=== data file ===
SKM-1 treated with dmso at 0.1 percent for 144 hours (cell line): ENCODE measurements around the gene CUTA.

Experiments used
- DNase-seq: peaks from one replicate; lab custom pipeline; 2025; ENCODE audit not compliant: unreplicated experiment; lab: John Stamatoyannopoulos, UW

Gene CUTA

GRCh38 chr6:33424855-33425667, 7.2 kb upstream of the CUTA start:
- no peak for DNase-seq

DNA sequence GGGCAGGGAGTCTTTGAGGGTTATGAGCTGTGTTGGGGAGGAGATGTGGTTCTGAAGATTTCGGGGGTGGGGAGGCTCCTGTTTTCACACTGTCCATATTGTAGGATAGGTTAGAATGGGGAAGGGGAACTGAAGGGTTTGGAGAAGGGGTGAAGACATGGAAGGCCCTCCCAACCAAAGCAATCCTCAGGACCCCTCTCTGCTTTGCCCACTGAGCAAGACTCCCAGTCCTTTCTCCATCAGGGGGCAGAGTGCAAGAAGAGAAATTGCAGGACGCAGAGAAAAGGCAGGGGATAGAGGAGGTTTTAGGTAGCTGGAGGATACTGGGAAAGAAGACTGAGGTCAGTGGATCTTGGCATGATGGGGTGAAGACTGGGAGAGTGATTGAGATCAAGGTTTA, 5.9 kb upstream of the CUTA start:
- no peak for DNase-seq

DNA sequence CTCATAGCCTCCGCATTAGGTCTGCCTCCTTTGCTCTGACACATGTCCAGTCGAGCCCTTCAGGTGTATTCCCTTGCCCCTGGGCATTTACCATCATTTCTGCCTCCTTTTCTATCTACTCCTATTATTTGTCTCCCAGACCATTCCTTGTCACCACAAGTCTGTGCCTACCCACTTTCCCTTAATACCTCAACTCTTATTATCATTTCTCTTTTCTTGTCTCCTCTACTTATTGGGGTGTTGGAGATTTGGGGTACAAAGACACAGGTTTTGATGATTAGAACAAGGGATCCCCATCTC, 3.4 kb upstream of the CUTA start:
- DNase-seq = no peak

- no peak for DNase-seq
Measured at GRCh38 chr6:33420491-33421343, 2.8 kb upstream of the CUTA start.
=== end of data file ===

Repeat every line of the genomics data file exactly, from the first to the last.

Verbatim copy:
SKM-1 treated with dmso at 0.1 percent for 144 hours (cell line): ENCODE measurements around the gene CUTA.

Experiments used
- DNase-seq: peaks from one replicate; lab custom pipeline; 2025; ENCODE audit not compliant: unreplicated experiment; lab: John Stamatoyannopoulos, UW

Gene CUTA

GRCh38 chr6:33424855-33425667, 7.2 kb upstream of the CUTA start:
- no peak for DNase-seq

DNA sequence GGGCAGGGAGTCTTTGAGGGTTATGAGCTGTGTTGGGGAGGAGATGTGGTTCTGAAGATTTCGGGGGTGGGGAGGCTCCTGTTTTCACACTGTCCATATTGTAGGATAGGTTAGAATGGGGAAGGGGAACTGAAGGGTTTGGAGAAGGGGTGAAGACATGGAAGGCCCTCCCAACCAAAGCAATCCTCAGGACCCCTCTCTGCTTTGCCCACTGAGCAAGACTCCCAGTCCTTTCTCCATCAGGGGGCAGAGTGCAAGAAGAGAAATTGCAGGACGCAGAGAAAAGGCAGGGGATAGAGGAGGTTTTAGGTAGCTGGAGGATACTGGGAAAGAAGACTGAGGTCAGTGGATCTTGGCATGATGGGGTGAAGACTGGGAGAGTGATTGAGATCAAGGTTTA, 5.9 kb upstream of the CUTA start:
- no peak for DNase-seq

DNA sequence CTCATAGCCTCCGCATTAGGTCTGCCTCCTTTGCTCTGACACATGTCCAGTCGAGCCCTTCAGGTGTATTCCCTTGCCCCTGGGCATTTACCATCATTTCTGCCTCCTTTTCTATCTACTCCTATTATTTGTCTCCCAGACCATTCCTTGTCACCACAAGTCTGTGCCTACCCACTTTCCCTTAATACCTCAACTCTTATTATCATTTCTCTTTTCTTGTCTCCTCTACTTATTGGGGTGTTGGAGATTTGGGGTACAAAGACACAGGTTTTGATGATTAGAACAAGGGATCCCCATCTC, 3.4 kb upstream of the CUTA start:
- DNase-seq = no peak

- no peak for DNase-seq
Measured at GRCh38 chr6:33420491-33421343, 2.8 kb upstream of the CUTA start.